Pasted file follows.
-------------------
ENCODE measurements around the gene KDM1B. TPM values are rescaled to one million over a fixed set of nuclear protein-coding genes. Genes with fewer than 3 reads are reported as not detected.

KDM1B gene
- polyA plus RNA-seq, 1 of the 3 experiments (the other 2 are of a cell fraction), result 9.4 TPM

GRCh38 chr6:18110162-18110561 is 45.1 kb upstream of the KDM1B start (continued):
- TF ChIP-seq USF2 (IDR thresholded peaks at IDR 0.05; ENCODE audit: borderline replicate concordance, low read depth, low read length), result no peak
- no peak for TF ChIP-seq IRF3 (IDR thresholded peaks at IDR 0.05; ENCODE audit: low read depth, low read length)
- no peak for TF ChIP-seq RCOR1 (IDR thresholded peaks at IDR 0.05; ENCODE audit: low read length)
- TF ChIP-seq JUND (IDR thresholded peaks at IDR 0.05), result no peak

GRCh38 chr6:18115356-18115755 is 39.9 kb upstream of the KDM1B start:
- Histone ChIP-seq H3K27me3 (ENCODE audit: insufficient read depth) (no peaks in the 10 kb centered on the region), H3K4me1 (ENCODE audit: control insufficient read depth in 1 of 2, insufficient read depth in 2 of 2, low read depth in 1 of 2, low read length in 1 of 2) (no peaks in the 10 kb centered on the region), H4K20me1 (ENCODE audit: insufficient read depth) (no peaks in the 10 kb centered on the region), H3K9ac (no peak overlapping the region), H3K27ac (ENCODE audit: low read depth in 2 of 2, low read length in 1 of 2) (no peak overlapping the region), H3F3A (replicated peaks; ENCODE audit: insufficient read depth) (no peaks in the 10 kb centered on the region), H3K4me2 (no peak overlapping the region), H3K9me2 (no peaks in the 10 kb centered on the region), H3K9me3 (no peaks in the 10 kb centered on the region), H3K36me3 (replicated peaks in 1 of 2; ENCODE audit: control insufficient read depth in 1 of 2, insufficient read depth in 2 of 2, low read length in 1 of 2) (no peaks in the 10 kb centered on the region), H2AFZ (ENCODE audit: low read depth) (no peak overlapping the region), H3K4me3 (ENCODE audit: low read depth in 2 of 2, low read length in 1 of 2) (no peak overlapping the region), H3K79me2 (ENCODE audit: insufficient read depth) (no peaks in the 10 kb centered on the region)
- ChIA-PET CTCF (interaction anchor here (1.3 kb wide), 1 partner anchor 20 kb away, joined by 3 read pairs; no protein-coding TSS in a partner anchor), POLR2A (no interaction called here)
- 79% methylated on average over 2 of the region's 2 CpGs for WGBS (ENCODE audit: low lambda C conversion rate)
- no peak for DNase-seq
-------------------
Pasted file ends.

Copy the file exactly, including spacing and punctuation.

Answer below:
ENCODE measurements around the gene KDM1B. TPM values are rescaled to one million over a fixed set of nuclear protein-coding genes. Genes with fewer than 3 reads are reported as not detected.

KDM1B gene
- polyA plus RNA-seq, 1 of the 3 experiments (the other 2 are of a cell fraction), result 9.4 TPM

GRCh38 chr6:18110162-18110561 is 45.1 kb upstream of the KDM1B start (continued):
- TF ChIP-seq USF2 (IDR thresholded peaks at IDR 0.05; ENCODE audit: borderline replicate concordance, low read depth, low read length), result no peak
- no peak for TF ChIP-seq IRF3 (IDR thresholded peaks at IDR 0.05; ENCODE audit: low read depth, low read length)
- no peak for TF ChIP-seq RCOR1 (IDR thresholded peaks at IDR 0.05; ENCODE audit: low read length)
- TF ChIP-seq JUND (IDR thresholded peaks at IDR 0.05), result no peak

GRCh38 chr6:18115356-18115755 is 39.9 kb upstream of the KDM1B start:
- Histone ChIP-seq H3K27me3 (ENCODE audit: insufficient read depth) (no peaks in the 10 kb centered on the region), H3K4me1 (ENCODE audit: control insufficient read depth in 1 of 2, insufficient read depth in 2 of 2, low read depth in 1 of 2, low read length in 1 of 2) (no peaks in the 10 kb centered on the region), H4K20me1 (ENCODE audit: insufficient read depth) (no peaks in the 10 kb centered on the region), H3K9ac (no peak overlapping the region), H3K27ac (ENCODE audit: low read depth in 2 of 2, low read length in 1 of 2) (no peak overlapping the region), H3F3A (replicated peaks; ENCODE audit: insufficient read depth) (no peaks in the 10 kb centered on the region), H3K4me2 (no peak overlapping the region), H3K9me2 (no peaks in the 10 kb centered on the region), H3K9me3 (no peaks in the 10 kb centered on the region), H3K36me3 (replicated peaks in 1 of 2; ENCODE audit: control insufficient read depth in 1 of 2, insufficient read depth in 2 of 2, low read length in 1 of 2) (no peaks in the 10 kb centered on the region), H2AFZ (ENCODE audit: low read depth) (no peak overlapping the region), H3K4me3 (ENCODE audit: low read depth in 2 of 2, low read length in 1 of 2) (no peak overlapping the region), H3K79me2 (ENCODE audit: insufficient read depth) (no peaks in the 10 kb centered on the region)
- ChIA-PET CTCF (interaction anchor here (1.3 kb wide), 1 partner anchor 20 kb away, joined by 3 read pairs; no protein-coding TSS in a partner anchor), POLR2A (no interaction called here)
- 79% methylated on average over 2 of the region's 2 CpGs for WGBS (ENCODE audit: low lambda C conversion rate)
- no peak for DNase-seq